Pagan
Salt Lake City, UT

Story:
*Coming Out: The story of an openly gay athlete By Nancy Armour AP Published by DSNews 04/09/2011

Comments:
Oh goody goody, now when do we get to embrace the pedophile, the alcoholic, the closet litterer, and nose picker.
- HaHaHaHa | 1:37 p.m. April 11, 2011

This post has since been removed by the Moderator. Thank you.
As, it compares an entire group to pedophiles.

I do not pretend to know the religious background of the poster OR the moderator but these types of comments are common.

And yet, was removed when the question of civility in the discussion was brough up.

Say what you will, as with everything, there are good AND bad with any group.

I have found majority of LDS members to be polite and good. While the choices of some of their leadership directly affect me and those I know, there is a tiny but growing majority I see that treats others as they themselves want to be treated.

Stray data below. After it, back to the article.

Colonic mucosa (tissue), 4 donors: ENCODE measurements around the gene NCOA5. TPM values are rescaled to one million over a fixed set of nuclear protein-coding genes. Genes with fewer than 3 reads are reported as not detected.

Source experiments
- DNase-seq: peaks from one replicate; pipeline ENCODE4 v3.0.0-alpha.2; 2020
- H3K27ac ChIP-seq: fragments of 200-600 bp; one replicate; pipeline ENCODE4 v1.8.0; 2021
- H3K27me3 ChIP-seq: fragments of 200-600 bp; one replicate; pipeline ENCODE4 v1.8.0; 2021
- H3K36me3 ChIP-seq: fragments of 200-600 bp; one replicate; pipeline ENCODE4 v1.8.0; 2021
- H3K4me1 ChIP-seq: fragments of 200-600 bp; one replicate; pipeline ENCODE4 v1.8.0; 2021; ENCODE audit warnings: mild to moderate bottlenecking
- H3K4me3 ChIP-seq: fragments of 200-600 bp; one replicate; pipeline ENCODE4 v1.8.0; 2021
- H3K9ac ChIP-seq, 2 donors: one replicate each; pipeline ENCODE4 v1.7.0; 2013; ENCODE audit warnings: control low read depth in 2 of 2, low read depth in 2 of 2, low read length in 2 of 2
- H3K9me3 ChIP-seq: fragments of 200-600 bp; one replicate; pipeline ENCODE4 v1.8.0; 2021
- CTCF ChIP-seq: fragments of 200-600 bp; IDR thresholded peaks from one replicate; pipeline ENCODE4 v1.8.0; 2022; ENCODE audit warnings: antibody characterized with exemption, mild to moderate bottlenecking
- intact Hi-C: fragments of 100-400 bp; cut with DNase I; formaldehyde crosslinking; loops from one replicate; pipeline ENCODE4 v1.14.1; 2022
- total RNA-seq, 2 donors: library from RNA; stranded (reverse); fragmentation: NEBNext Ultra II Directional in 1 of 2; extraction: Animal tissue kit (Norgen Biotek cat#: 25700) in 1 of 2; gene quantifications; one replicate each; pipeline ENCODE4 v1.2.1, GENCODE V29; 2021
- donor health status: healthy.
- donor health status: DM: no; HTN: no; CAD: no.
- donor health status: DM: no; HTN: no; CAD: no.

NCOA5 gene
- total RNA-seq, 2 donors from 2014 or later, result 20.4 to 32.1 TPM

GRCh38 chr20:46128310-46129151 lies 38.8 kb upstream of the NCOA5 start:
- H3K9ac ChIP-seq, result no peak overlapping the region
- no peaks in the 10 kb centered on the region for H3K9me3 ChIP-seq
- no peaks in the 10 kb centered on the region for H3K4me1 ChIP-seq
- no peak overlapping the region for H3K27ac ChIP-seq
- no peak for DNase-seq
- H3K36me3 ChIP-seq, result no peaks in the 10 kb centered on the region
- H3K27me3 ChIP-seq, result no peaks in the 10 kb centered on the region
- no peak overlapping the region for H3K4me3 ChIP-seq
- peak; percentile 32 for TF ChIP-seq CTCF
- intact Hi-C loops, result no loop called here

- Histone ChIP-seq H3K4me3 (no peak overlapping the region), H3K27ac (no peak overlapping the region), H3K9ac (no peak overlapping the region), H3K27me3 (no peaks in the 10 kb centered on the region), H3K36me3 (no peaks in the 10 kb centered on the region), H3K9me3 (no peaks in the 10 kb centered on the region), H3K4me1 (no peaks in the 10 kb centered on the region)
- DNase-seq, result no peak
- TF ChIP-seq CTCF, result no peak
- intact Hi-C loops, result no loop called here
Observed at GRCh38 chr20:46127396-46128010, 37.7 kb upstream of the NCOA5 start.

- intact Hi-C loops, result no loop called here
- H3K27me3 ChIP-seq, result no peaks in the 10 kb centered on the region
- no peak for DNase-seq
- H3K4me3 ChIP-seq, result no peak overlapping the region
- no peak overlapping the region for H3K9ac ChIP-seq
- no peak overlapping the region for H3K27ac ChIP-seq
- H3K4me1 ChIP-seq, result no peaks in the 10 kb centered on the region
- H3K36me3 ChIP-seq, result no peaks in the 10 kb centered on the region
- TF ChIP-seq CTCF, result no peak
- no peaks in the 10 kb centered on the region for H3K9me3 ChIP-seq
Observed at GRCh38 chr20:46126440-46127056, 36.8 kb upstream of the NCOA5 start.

While it is obvious I do not agree with EVERYTHING the LDS church stands for...

I am optimistic, as there is a growing number of LDS I CAN agree with.

Aggielove
Junction city, Oregon

The most successful salesman are those who "believe in there product".
With this product there is no commission, but there is a sales goal.
Keep selling my mormon family, the product is self sustaining, and pays itself forward.....

Independent
Henderson, NV

The plastic persona problem is real, but much of that can be attributed to the fact that many people just aren't used to people being polite or bold enough to share their beliefs with them. I think people get so caught up in being "real" sometimes, that they don't believe it's actually possible to have a fully-functioning happy family, so when they see it, they naturally call it fake. They don't see how anything "real" could be positive at the same time, because their concept of what's real is so negative. That's not to say that all LDS people have fully-functioning families, but many genuinely do. It really is that good. What I don't understand is why some people feel compelled to tear it down.